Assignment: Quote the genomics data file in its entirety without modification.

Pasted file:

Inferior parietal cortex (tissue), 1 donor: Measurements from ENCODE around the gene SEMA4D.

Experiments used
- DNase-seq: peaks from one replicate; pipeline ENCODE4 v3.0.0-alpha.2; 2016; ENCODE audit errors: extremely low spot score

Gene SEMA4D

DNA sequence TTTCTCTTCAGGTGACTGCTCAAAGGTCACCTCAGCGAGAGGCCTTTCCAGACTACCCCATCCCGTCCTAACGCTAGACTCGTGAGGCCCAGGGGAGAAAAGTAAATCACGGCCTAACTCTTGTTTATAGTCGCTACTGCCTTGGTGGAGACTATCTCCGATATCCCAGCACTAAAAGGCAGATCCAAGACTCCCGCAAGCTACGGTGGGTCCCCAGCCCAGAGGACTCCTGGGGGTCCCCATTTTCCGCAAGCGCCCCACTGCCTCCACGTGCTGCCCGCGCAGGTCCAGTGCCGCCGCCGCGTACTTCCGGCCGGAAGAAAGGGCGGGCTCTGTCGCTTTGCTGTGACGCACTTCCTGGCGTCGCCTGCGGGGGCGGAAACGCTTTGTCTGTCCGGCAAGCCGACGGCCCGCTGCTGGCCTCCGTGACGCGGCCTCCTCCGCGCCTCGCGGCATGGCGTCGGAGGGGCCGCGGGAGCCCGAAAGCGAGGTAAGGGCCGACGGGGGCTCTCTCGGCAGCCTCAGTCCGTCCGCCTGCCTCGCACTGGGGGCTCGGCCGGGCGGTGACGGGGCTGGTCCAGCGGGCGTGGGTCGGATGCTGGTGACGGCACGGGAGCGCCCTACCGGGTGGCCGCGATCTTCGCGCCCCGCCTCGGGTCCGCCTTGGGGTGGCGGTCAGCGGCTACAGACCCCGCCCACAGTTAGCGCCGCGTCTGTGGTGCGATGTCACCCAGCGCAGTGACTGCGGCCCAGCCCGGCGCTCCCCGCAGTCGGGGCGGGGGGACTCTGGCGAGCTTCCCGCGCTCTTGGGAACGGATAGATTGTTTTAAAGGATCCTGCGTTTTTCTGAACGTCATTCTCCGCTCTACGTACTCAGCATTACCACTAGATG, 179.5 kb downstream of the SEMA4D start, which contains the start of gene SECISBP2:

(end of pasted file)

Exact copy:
Inferior parietal cortex (tissue), 1 donor: Measurements from ENCODE around the gene SEMA4D.

Experiments used
- DNase-seq: peaks from one replicate; pipeline ENCODE4 v3.0.0-alpha.2; 2016; ENCODE audit errors: extremely low spot score

Gene SEMA4D

DNA sequence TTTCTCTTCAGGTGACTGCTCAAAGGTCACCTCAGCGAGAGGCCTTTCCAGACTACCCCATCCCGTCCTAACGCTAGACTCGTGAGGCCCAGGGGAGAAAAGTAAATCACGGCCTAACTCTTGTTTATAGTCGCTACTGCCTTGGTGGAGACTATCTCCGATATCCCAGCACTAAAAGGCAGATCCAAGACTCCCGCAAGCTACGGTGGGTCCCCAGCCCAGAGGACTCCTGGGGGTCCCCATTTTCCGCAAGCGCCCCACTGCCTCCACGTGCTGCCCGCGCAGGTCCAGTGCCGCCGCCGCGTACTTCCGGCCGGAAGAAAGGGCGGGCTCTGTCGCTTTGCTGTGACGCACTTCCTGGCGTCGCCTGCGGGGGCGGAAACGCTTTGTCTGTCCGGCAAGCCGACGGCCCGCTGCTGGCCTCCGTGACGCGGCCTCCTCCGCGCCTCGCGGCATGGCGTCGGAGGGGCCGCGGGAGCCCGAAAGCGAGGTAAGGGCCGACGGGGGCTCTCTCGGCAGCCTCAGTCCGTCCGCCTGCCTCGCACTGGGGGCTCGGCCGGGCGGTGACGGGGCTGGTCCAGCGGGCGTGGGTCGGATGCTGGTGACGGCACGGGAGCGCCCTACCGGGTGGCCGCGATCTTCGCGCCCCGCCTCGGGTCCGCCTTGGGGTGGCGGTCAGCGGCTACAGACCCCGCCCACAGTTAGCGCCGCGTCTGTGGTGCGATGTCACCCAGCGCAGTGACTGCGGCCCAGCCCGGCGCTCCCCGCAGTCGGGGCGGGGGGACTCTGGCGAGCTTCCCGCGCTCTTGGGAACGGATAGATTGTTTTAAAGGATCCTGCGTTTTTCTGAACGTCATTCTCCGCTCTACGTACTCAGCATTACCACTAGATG, 179.5 kb downstream of the SEMA4D start, which contains the start of gene SECISBP2: